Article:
Multi-disciplinary support for frail and vulnerable care home residents during the pandemic

Case study: Judith A Wild, Deputy Chief Nurse and Head of Service, Continuing Health Care at Wakefield Clinical Commissioning Group (CCG)

Background of change and intervention

COVID-19 continues to present challenges in supporting people in the community and those leaving hospitals with their continuing healthcare needs. Adapting approaches to care for those at risk in our communities while reducing the spread of the COVID-19 virus has needed nursing and midwifery teams to work in different ways. These new ways of working have also offered opportunities to develop a more collaborative approach across CCG’s and independent care home providers which will be explored within this case study.

Learning and advice to be shared

At Wakefield CCG, nursing leads recognised the need to enhance its in-reach services caring for frail and vulnerable care home residents and supporting the care home staff caring for them. A Multi-disciplinary Team (MDT) model was agreed in principle to deliver the Enhanced Health in Care Homes service requirements, including the development of personalised care and support plans. This MDT model, delivered via established Personal Integrated Care Teams facilitates clinical triage of residents and urgent response to their care needs:

  • Community therapy and rehabilitation of care home residents via physiotherapists, occupational therapists and dietitians as well as support staff to ensure services are ‘wrapped-around’ the residents they care for.
  • A pharmacy support team was quickly established, including two pharmacists and two technicians, to support the step-down care of COVID-19 positive residents and those with complex care needs.
  • E-consultations offering direct access to community geriatrician and general practice services have been established to reduce delays in access to specialist care and to ensure residents can stay in their own homes, shielding where appropriate.
  • End of life care training and a ‘Gold Line’ established to support direct access to specialist advice and expertise for care home staff.
  • Advanced clinical practitioners offering additional support to residents who have tested positive for COVID-19 in the community to ensure any on-going non-acute symptoms are managed in line with best practice in their own homes.

Furthermore, new ways of working are being embedded:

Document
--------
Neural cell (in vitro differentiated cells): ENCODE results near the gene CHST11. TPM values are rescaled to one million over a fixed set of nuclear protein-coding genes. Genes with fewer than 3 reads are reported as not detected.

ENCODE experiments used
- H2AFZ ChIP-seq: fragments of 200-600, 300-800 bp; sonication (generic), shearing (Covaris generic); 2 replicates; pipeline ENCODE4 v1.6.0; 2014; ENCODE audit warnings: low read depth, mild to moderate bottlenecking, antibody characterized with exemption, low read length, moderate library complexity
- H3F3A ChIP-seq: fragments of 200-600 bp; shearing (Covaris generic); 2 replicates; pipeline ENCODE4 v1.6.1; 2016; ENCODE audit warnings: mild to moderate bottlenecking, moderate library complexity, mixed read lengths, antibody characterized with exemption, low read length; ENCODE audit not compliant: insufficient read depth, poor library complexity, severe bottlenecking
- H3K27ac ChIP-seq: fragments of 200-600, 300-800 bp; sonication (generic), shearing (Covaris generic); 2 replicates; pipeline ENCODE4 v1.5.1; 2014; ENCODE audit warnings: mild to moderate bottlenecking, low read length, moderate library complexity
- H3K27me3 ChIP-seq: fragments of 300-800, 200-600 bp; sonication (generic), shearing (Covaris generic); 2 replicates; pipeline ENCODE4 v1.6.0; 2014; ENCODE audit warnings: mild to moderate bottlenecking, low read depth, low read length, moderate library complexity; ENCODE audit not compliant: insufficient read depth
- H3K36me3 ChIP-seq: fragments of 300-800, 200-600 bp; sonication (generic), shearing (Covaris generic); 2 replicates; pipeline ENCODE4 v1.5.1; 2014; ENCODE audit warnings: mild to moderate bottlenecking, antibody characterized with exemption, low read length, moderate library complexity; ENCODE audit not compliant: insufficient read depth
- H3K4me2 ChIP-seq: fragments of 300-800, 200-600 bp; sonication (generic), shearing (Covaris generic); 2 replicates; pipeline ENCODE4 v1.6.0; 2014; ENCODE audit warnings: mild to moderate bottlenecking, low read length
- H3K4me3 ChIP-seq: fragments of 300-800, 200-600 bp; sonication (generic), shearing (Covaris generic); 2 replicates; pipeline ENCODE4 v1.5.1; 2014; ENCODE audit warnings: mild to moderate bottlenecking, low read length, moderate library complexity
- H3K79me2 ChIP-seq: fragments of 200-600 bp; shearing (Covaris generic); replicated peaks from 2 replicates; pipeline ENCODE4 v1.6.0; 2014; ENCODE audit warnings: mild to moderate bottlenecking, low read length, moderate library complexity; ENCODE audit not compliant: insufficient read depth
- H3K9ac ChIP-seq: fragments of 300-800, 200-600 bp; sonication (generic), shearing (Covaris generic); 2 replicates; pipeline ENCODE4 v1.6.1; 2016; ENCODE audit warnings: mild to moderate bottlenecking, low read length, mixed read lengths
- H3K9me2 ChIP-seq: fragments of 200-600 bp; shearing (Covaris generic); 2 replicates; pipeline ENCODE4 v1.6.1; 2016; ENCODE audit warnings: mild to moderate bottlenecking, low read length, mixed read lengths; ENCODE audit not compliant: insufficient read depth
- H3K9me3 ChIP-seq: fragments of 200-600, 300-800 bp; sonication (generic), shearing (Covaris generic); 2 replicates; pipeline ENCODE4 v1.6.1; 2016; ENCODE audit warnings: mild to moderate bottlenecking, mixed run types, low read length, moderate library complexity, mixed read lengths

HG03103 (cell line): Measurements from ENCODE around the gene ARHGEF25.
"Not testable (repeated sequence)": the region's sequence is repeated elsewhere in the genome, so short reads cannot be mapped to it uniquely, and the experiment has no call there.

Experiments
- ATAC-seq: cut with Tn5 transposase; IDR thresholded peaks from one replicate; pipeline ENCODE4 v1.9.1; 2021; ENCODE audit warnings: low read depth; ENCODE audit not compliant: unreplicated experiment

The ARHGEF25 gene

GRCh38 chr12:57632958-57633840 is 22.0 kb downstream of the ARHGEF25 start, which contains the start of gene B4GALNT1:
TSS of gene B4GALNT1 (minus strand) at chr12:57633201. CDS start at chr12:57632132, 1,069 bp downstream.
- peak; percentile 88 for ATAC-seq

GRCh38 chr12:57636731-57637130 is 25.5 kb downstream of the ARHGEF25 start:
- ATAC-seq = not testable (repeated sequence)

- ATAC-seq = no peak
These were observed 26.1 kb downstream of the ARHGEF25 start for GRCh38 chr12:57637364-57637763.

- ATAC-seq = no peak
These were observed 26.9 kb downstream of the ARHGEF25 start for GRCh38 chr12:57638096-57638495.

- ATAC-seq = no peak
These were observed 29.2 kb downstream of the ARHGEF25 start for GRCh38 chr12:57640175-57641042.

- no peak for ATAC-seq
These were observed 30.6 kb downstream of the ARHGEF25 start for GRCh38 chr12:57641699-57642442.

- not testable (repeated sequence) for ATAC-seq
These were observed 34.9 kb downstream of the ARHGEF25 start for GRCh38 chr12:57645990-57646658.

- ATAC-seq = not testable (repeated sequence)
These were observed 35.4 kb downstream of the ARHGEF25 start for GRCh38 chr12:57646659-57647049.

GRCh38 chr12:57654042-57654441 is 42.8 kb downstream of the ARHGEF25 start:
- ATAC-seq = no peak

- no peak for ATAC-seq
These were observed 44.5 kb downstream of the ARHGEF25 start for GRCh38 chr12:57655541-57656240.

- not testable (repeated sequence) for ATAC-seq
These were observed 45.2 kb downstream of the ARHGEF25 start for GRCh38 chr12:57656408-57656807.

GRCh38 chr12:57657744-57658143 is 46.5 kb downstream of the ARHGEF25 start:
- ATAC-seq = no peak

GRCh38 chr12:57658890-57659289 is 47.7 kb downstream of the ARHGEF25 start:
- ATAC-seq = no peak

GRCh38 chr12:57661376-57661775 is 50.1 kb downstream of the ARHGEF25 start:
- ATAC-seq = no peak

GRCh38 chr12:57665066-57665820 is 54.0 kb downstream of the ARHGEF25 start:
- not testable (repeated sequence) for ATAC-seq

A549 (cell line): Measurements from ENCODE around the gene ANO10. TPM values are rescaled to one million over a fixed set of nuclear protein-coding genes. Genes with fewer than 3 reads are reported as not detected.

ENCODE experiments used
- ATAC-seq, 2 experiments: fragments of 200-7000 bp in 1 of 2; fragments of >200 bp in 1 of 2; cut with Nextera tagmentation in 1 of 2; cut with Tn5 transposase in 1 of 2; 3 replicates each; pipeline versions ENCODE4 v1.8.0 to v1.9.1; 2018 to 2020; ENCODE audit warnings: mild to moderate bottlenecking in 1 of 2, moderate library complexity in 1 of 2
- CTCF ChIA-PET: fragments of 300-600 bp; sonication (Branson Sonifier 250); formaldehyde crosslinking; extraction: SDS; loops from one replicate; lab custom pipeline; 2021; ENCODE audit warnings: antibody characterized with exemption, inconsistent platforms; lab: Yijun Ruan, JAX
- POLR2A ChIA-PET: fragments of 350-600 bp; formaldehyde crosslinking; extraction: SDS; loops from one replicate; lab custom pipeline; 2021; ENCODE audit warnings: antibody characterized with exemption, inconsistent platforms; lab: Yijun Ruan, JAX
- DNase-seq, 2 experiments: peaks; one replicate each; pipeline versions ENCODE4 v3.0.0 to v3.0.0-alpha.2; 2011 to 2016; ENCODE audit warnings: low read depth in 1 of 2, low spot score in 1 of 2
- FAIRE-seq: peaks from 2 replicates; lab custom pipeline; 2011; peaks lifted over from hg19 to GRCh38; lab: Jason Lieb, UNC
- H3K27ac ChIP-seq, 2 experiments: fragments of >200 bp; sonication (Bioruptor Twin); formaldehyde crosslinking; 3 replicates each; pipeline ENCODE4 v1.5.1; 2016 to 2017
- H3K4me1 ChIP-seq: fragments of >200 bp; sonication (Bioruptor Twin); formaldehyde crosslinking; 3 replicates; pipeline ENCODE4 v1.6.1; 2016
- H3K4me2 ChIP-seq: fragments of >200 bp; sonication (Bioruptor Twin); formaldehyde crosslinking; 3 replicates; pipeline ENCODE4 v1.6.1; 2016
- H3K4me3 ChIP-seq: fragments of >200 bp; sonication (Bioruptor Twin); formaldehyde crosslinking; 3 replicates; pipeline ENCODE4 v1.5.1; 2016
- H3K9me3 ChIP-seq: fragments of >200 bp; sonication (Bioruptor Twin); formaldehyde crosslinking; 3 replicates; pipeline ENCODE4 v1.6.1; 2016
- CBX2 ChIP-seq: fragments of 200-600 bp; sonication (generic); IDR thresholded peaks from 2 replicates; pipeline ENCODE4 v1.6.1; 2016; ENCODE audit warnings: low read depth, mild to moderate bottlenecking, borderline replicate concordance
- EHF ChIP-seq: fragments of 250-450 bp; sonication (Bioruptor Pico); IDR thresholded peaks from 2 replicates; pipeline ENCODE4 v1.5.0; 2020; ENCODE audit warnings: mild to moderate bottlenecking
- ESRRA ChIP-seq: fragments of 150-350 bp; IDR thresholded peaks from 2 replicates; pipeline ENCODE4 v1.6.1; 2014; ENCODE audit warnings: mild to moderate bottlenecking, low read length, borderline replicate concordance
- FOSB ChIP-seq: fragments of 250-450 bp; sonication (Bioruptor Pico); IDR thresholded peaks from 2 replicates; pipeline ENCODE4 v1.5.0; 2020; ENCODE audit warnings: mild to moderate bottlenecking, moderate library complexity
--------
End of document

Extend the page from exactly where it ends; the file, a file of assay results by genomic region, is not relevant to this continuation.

• Named clinical leads aligned to a Primary Care Network and practices ensured collaborative working and supports weekly reviews with primary care colleagues.
  • Ongoing support via the Virtual Care Home Team comprising of experienced nursing staff who support with training and act as a virtual ‘wobble rooms’ for care home staff who may have been affected by the pandemic.
  • Daily check-in support calls from the CCG nursing teams to offer additional support and support completing of the Capacity Tracker.
  • Access to psychological support associated with the COVID-19 response including bereavement support.
  • Collaboration around infection prevention and control training has supported the purchase of equipment to enable remote observations.

Would it be beneficial to retain these changes?

Residents have continued to receive high quality care within their own homes and staff have benefited from additional education, training and support.

Good relationships were already in place and this joint working further aligned leadership across the health and social care system during this challenging time, as well as supporting new improved ways of working for staff across different settings.

Those approached continue to support shared professional decision-making within the community and have supported the establishment of fully representative Independent Sector Liaison Groups – driving collaboration and sharing of experience, knowledge and skills. Coproduction of the approach has shown many benefits and continues to support local leadership pipelines to facilitate  cross-sector collaboration and joint working. This is already enabling consideration of a dedicated 24-hour telehealth/local care homes support offer and a Care Homes Falls Responder pilot is in development with the local Trust and care homes to ensure shared professional decision-making from the outset.

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